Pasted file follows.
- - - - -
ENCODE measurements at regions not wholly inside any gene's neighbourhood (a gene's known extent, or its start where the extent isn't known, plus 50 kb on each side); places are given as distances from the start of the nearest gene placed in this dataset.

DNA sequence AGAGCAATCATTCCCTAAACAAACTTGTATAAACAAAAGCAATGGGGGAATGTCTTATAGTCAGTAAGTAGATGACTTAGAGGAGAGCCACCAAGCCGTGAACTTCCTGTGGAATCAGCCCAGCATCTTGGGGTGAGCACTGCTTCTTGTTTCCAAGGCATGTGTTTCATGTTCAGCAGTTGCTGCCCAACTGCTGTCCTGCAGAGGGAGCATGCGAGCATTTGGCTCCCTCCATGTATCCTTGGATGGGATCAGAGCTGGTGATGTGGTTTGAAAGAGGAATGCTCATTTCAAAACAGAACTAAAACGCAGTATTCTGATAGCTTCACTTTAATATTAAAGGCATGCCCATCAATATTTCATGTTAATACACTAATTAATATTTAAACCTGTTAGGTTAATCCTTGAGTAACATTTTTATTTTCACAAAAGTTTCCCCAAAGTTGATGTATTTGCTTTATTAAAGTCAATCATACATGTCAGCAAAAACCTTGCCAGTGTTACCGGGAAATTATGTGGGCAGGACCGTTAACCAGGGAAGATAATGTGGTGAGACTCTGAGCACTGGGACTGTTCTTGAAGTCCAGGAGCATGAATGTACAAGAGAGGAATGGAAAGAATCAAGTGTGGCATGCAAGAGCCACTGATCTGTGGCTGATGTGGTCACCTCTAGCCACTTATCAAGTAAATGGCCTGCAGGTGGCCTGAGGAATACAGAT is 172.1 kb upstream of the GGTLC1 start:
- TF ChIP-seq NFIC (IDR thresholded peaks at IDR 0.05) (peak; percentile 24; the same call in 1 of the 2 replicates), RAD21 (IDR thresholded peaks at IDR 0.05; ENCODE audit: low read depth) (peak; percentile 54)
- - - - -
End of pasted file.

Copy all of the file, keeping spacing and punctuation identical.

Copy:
ENCODE measurements at regions not wholly inside any gene's neighbourhood (a gene's known extent, or its start where the extent isn't known, plus 50 kb on each side); places are given as distances from the start of the nearest gene placed in this dataset.

DNA sequence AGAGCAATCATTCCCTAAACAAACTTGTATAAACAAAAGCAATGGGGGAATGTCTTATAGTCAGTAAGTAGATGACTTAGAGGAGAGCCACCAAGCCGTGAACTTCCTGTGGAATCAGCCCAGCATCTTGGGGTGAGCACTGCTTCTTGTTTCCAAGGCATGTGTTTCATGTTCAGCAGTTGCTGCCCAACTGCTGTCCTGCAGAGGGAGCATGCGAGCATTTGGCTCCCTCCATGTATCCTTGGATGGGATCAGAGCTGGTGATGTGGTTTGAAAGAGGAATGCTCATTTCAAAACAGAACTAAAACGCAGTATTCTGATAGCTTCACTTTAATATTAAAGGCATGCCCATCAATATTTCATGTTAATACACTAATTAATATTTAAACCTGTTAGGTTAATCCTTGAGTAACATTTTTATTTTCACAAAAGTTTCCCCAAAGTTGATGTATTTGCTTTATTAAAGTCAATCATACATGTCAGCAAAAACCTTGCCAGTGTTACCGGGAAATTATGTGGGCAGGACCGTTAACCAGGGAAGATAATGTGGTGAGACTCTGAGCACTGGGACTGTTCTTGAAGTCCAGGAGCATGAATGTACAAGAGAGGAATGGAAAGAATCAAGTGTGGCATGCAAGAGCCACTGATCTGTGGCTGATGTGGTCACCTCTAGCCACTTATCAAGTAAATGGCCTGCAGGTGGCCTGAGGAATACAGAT is 172.1 kb upstream of the GGTLC1 start:
- TF ChIP-seq NFIC (IDR thresholded peaks at IDR 0.05) (peak; percentile 24; the same call in 1 of the 2 replicates), RAD21 (IDR thresholded peaks at IDR 0.05; ENCODE audit: low read depth) (peak; percentile 54)